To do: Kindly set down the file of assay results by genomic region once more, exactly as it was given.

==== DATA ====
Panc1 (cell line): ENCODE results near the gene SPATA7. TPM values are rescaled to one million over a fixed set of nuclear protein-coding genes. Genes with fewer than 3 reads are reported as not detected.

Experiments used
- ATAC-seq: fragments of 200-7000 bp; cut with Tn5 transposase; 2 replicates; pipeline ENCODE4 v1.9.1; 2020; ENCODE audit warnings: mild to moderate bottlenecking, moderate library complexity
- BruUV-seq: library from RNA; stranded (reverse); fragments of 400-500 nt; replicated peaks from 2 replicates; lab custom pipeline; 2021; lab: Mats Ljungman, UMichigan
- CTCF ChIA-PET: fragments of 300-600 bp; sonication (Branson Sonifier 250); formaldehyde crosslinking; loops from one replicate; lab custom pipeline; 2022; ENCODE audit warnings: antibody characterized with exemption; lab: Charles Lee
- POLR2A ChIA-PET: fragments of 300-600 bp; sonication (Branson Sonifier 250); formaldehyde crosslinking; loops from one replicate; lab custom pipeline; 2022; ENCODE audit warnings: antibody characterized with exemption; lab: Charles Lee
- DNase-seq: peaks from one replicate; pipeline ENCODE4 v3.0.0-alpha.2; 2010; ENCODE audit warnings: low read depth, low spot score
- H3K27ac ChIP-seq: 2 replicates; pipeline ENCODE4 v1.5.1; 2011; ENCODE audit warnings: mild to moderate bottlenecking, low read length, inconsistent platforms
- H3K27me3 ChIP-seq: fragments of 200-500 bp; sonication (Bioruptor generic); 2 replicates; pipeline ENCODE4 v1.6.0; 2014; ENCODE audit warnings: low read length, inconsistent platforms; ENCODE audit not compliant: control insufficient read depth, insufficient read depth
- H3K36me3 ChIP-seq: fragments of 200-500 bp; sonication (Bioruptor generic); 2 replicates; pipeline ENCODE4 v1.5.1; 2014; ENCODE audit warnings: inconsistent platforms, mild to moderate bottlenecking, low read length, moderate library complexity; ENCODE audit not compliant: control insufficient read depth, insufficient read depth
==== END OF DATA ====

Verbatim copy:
Panc1 (cell line): ENCODE results near the gene SPATA7. TPM values are rescaled to one million over a fixed set of nuclear protein-coding genes. Genes with fewer than 3 reads are reported as not detected.

Experiments used
- ATAC-seq: fragments of 200-7000 bp; cut with Tn5 transposase; 2 replicates; pipeline ENCODE4 v1.9.1; 2020; ENCODE audit warnings: mild to moderate bottlenecking, moderate library complexity
- BruUV-seq: library from RNA; stranded (reverse); fragments of 400-500 nt; replicated peaks from 2 replicates; lab custom pipeline; 2021; lab: Mats Ljungman, UMichigan
- CTCF ChIA-PET: fragments of 300-600 bp; sonication (Branson Sonifier 250); formaldehyde crosslinking; loops from one replicate; lab custom pipeline; 2022; ENCODE audit warnings: antibody characterized with exemption; lab: Charles Lee
- POLR2A ChIA-PET: fragments of 300-600 bp; sonication (Branson Sonifier 250); formaldehyde crosslinking; loops from one replicate; lab custom pipeline; 2022; ENCODE audit warnings: antibody characterized with exemption; lab: Charles Lee
- DNase-seq: peaks from one replicate; pipeline ENCODE4 v3.0.0-alpha.2; 2010; ENCODE audit warnings: low read depth, low spot score
- H3K27ac ChIP-seq: 2 replicates; pipeline ENCODE4 v1.5.1; 2011; ENCODE audit warnings: mild to moderate bottlenecking, low read length, inconsistent platforms
- H3K27me3 ChIP-seq: fragments of 200-500 bp; sonication (Bioruptor generic); 2 replicates; pipeline ENCODE4 v1.6.0; 2014; ENCODE audit warnings: low read length, inconsistent platforms; ENCODE audit not compliant: control insufficient read depth, insufficient read depth
- H3K36me3 ChIP-seq: fragments of 200-500 bp; sonication (Bioruptor generic); 2 replicates; pipeline ENCODE4 v1.5.1; 2014; ENCODE audit warnings: inconsistent platforms, mild to moderate bottlenecking, low read length, moderate library complexity; ENCODE audit not compliant: control insufficient read depth, insufficient read depth